From the Journals

Omalizumab proves effective for severe pediatric atopic dermatitis



A new study has found that omalizumab (Xolair) reduced severity and improved quality of life in pediatric patients with severe atopic dermatitis.

Atopic dermatitis diagnosis with pills and pen Michail_Petrov-96/Thinkstock

“Future work with an even larger sample size, a longer duration, and higher-affinity versions of omalizumab would clarify the precise role of anti-IgE therapy and its ideal target population,” wrote Susan Chan, MD, of Guy’s and St. Thomas’ NHS Foundation Trust in London and her coauthors. The study was published in JAMA Pediatrics.

To determine the benefits of omalizumab in reducing immunoglobulin E levels and thereby treating severe childhood eczema, the researchers launched the Atopic Dermatitis Anti-IgE Pediatric Trial (ADAPT). This randomized clinical trial recruited 62 patients between the ages of 4 and 19 years with severe eczema, which was defined as a score over 40 on the objective Scoring Atopic Dermatitis (SCORAD) index. They received 24 weeks of treatment with either omalizumab (n = 30) or placebo (n = 32) followed by 24 weeks of follow-up. Participants had a mean age of 10.3 years.

After 24 weeks, the adjusted mean difference in objective SCORAD index between the two groups was –6.9 (95% confidence interval, –12.2 to –1.5; P = .01) and significantly favored omalizumab therapy. The adjusted mean difference for the Eczema Area and Severity Index (–6.7; 95% CI, –13.2 to –0.1) also favored omalizumab. In regard to quality of life, after 24 weeks the Children’s Dermatology Life Quality Index/Dermatology Life Quality Index favored the omalizumab group with an adjusted mean difference of –3.5 (95% CI, –6.4 to –0.5).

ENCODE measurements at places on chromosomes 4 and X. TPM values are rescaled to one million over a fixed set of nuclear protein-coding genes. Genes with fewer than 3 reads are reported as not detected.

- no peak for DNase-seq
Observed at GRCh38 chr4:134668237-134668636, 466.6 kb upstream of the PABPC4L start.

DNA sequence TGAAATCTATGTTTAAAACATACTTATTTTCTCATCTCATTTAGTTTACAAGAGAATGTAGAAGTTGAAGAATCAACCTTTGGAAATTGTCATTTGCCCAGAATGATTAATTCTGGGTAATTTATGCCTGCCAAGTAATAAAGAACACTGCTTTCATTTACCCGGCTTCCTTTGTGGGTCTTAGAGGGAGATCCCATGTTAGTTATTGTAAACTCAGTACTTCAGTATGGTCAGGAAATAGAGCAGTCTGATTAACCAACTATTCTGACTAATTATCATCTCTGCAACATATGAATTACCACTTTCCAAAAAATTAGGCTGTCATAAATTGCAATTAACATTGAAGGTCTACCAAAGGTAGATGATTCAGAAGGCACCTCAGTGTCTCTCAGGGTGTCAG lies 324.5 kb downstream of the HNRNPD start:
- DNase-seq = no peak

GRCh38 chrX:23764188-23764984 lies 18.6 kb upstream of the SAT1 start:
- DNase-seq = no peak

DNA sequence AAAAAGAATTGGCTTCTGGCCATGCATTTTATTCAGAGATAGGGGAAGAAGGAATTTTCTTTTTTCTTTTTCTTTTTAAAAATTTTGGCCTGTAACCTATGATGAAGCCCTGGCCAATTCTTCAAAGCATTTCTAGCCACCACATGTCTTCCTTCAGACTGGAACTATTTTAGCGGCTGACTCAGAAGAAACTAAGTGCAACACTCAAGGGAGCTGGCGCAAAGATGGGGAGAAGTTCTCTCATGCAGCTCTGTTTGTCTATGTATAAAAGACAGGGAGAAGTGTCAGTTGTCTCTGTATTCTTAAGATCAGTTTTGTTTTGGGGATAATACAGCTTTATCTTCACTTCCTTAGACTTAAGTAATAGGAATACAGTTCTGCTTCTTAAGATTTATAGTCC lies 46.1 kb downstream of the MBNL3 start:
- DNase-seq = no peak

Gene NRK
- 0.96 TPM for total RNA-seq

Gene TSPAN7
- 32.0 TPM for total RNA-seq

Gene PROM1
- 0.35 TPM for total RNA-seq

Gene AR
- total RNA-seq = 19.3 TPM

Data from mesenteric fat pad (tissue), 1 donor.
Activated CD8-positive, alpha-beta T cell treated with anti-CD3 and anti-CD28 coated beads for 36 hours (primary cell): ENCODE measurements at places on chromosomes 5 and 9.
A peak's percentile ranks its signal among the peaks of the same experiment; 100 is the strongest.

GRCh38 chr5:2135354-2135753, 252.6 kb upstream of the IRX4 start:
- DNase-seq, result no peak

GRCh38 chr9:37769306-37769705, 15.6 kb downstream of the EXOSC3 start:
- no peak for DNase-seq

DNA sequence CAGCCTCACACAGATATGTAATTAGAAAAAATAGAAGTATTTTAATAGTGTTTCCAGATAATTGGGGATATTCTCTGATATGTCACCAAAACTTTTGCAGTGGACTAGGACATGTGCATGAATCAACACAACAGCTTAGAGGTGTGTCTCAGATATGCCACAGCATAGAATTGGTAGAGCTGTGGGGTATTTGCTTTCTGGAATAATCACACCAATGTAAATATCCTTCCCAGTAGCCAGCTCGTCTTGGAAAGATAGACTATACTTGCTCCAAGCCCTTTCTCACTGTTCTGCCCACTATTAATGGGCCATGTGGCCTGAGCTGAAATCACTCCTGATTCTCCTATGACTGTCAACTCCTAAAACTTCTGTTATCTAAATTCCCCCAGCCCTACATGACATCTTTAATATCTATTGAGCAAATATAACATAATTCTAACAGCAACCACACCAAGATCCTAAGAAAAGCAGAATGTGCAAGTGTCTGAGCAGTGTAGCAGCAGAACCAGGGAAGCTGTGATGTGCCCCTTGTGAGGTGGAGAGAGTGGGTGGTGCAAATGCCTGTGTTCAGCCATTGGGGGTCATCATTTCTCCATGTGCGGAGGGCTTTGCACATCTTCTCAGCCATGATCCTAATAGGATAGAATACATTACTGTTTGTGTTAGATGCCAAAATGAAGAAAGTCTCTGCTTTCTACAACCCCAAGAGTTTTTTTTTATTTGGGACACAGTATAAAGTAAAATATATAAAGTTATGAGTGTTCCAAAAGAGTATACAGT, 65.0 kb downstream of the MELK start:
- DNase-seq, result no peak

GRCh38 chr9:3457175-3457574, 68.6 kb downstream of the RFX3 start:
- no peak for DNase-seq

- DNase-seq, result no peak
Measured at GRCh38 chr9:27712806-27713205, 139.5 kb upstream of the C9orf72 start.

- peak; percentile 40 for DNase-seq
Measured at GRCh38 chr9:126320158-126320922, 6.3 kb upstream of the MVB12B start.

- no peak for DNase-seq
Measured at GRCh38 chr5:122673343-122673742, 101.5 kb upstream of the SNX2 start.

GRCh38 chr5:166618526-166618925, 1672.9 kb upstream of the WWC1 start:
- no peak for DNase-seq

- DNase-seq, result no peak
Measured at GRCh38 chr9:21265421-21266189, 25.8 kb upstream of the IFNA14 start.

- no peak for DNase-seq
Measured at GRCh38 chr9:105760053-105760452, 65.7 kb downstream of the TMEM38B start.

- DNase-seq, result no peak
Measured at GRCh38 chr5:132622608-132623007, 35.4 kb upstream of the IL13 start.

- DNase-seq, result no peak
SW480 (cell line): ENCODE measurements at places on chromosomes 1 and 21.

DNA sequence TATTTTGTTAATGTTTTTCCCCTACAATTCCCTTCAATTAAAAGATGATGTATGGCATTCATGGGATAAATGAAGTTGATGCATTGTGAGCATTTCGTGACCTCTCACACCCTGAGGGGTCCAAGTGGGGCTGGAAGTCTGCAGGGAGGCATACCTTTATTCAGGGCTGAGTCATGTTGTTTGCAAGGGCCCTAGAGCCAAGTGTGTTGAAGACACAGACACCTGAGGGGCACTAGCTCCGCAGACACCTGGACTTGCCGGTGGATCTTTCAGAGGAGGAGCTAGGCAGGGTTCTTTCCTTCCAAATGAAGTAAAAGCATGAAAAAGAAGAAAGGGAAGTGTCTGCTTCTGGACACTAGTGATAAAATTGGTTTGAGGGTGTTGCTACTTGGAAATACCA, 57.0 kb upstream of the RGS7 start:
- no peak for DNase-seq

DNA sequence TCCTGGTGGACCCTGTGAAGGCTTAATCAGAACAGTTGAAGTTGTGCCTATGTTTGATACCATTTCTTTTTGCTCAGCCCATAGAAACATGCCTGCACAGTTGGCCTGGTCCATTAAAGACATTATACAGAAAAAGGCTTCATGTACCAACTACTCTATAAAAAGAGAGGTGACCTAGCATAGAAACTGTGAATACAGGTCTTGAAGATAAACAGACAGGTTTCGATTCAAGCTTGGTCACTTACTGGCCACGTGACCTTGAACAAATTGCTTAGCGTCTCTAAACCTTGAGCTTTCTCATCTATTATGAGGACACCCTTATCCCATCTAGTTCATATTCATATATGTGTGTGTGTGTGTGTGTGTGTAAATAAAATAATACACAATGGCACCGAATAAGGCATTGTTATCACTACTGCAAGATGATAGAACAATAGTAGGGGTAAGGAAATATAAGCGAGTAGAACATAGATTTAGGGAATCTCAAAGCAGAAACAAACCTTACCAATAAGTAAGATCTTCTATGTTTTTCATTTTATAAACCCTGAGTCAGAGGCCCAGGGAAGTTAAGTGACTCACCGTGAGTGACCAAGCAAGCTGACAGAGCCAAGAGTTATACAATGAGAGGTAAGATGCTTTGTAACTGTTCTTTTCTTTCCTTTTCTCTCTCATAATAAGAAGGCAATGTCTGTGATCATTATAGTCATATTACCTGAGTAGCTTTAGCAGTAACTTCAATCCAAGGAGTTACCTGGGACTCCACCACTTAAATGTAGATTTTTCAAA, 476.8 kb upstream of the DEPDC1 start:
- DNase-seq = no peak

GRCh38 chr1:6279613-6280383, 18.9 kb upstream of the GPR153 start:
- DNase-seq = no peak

In an accompanying editorial, Ann Chen Wu, MD, of Harvard Medical School in Boston noted that the results of the study from Chan et al. were promising but “more questions need to be answered before the drug can be used to treat atopic dermatitis in clinical practice” (JAMA Pediatr. 2019 Nov. 25. doi: 10.1001/jamapediatrics.2019.4509).

Her initial concern was price; she acknowledged that “omalizumab is a costly intervention” but said atopic dermatitis is also costly, raising the question as to whether the high costs of both justify treatment. In addition, omalizumab as treatment can come with both benefits and harms. Severe atopic dermatitis can decrease quality of life and, though omalizumab appears to be safe, there are adverse effects and logistical burdens to overcome.

More than anything, she recognized the need to prioritize, wondering what level of atopic dermatitis patients would truly benefit from this level of treatment. “Is using a $100,000-per-year medication for an itchy condition an overtreatment,” she asked, “or a lifesaver?”

The study was funded by the National Institute for Health Research Efficacy and Mechanism Evaluation Programme and Guy’s and St. Thomas’ Charity. The authors had numerous financial disclosures, including receiving grants from the NIHR EME Programme and Guy’s and St. Thomas’ Charity along with active and placebo drugs from Novartis for use in the study. Dr. Wu reported receiving a grant from GlaxoSmithKline.

SOURCE: Chan S et al. JAMA Pediatr. 2019 Nov 25. doi: 10.1001/jamapediatrics.2019.4476.

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